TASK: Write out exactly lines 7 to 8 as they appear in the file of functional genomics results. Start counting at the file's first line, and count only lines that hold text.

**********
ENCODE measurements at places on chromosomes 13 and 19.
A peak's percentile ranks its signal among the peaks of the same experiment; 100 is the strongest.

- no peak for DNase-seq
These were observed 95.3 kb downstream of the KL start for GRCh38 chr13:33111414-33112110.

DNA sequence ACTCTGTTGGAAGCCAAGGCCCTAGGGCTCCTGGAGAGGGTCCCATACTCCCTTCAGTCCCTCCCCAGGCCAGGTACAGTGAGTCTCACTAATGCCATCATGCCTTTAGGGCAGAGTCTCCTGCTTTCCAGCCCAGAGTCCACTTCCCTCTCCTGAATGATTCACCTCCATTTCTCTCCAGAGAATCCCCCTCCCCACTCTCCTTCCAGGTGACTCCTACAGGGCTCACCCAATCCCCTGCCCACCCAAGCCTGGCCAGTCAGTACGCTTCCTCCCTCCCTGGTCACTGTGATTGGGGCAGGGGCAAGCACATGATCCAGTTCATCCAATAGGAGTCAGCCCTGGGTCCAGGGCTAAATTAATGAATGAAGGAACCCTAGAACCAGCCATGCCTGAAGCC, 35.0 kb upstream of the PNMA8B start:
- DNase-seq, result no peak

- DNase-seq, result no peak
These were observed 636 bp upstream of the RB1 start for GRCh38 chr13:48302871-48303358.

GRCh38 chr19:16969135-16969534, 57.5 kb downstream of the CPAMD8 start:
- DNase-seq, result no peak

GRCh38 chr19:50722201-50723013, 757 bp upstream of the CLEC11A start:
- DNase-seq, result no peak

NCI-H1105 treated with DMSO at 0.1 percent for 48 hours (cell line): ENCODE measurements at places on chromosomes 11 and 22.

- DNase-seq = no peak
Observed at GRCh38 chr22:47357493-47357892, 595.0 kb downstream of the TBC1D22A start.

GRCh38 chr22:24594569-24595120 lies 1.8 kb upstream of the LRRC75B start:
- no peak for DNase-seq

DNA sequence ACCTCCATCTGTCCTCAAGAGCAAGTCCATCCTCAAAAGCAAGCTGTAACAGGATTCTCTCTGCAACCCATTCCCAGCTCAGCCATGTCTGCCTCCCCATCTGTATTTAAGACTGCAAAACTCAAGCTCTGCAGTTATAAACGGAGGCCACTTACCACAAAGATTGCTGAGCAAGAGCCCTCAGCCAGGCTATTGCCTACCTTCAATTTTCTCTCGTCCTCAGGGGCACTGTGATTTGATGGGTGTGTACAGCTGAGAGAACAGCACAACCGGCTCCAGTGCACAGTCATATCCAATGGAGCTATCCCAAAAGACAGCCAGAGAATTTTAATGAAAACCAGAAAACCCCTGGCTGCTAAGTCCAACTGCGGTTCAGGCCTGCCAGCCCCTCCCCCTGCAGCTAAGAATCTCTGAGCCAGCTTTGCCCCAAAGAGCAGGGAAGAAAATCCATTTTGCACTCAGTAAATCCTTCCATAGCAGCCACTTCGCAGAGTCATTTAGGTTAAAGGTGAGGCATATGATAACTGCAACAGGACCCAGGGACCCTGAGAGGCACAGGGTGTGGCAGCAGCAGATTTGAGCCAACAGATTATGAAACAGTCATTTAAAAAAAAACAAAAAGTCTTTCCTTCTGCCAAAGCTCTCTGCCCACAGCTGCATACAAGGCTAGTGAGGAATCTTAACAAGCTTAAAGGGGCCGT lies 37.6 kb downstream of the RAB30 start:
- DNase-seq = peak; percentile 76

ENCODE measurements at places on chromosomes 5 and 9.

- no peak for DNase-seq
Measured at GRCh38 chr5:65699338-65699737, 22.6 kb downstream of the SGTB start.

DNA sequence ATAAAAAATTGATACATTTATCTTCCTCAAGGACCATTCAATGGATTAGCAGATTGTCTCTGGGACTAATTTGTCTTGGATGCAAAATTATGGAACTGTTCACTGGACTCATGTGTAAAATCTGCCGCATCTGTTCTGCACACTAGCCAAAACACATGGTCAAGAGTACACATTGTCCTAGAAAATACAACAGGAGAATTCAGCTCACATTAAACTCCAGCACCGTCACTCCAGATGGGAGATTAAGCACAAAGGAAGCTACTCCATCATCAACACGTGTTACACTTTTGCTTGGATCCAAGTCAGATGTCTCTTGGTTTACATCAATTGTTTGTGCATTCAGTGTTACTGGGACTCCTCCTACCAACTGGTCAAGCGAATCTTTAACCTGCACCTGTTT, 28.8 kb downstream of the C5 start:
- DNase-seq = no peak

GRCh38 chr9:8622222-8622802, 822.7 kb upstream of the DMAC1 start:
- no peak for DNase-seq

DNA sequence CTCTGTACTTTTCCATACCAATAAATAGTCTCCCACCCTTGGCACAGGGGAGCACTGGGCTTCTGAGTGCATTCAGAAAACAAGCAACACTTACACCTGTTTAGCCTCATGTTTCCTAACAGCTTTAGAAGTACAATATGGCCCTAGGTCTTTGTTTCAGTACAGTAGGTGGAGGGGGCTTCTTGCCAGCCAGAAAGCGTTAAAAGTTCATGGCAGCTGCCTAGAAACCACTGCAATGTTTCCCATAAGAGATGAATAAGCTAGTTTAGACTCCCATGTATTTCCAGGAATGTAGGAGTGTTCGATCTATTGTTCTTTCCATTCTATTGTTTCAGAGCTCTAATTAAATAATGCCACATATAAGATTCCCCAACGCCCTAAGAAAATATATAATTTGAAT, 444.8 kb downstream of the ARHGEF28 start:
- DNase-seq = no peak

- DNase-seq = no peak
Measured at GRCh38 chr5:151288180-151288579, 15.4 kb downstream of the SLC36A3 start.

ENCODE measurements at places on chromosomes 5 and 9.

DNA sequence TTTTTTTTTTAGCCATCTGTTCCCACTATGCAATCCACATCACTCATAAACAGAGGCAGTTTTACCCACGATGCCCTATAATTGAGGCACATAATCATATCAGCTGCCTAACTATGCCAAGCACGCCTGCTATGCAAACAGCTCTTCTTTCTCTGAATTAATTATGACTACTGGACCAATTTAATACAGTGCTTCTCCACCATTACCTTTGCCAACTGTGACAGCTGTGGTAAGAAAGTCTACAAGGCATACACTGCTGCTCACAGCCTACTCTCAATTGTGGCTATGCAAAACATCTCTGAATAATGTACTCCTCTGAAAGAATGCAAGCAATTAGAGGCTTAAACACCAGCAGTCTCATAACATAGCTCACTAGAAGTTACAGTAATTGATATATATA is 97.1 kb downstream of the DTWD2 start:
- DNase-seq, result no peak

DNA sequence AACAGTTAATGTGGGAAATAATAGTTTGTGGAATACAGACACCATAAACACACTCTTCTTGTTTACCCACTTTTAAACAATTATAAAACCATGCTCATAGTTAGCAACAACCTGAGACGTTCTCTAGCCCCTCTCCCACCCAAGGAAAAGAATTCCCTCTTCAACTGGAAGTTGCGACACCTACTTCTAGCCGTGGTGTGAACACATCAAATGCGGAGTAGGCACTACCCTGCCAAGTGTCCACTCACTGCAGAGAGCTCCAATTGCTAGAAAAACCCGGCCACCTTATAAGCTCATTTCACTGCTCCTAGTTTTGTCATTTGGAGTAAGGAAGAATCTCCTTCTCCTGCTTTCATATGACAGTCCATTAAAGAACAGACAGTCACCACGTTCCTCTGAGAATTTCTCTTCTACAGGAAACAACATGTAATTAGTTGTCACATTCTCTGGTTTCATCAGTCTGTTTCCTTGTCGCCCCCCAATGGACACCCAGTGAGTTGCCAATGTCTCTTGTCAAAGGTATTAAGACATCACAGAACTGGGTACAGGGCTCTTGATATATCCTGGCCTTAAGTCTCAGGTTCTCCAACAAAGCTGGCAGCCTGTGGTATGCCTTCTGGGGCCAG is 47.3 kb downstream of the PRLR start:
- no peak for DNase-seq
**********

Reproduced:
- DNase-seq, result no peak
These were observed 636 bp upstream of the RB1 start for GRCh38 chr13:48302871-48303358.